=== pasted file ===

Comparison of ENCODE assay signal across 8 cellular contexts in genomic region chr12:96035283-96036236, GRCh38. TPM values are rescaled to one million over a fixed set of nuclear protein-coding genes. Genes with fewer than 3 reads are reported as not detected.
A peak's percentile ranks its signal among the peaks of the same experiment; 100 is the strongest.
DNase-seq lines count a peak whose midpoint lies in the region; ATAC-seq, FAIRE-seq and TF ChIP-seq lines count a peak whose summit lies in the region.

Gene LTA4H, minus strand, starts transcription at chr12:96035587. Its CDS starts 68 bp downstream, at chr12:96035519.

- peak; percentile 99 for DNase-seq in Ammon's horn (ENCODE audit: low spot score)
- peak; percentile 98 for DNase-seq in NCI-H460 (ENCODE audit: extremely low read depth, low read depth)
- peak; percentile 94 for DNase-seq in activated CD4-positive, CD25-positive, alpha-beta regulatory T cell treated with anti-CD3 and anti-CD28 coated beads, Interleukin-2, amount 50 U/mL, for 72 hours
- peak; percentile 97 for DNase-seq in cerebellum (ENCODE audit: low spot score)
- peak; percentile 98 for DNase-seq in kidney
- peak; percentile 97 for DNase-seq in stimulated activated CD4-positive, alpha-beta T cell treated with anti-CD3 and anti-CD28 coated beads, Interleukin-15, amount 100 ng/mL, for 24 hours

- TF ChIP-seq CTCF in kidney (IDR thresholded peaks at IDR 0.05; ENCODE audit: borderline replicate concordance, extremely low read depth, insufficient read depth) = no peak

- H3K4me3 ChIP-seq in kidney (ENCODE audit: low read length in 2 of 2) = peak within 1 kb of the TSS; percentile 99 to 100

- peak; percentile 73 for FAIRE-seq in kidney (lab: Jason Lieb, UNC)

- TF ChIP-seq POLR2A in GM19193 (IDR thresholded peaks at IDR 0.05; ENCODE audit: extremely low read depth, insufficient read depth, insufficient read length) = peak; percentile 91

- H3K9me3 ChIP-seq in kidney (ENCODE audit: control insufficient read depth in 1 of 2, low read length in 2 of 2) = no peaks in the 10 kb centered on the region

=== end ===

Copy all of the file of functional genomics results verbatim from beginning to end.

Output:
Comparison of ENCODE assay signal across 8 cellular contexts in genomic region chr12:96035283-96036236, GRCh38. TPM values are rescaled to one million over a fixed set of nuclear protein-coding genes. Genes with fewer than 3 reads are reported as not detected.
A peak's percentile ranks its signal among the peaks of the same experiment; 100 is the strongest.
DNase-seq lines count a peak whose midpoint lies in the region; ATAC-seq, FAIRE-seq and TF ChIP-seq lines count a peak whose summit lies in the region.

Gene LTA4H, minus strand, starts transcription at chr12:96035587. Its CDS starts 68 bp downstream, at chr12:96035519.

- peak; percentile 99 for DNase-seq in Ammon's horn (ENCODE audit: low spot score)
- peak; percentile 98 for DNase-seq in NCI-H460 (ENCODE audit: extremely low read depth, low read depth)
- peak; percentile 94 for DNase-seq in activated CD4-positive, CD25-positive, alpha-beta regulatory T cell treated with anti-CD3 and anti-CD28 coated beads, Interleukin-2, amount 50 U/mL, for 72 hours
- peak; percentile 97 for DNase-seq in cerebellum (ENCODE audit: low spot score)
- peak; percentile 98 for DNase-seq in kidney
- peak; percentile 97 for DNase-seq in stimulated activated CD4-positive, alpha-beta T cell treated with anti-CD3 and anti-CD28 coated beads, Interleukin-15, amount 100 ng/mL, for 24 hours

- TF ChIP-seq CTCF in kidney (IDR thresholded peaks at IDR 0.05; ENCODE audit: borderline replicate concordance, extremely low read depth, insufficient read depth) = no peak

- H3K4me3 ChIP-seq in kidney (ENCODE audit: low read length in 2 of 2) = peak within 1 kb of the TSS; percentile 99 to 100

- peak; percentile 73 for FAIRE-seq in kidney (lab: Jason Lieb, UNC)

- TF ChIP-seq POLR2A in GM19193 (IDR thresholded peaks at IDR 0.05; ENCODE audit: extremely low read depth, insufficient read depth, insufficient read length) = peak; percentile 91

- H3K9me3 ChIP-seq in kidney (ENCODE audit: control insufficient read depth in 1 of 2, low read length in 2 of 2) = no peaks in the 10 kb centered on the region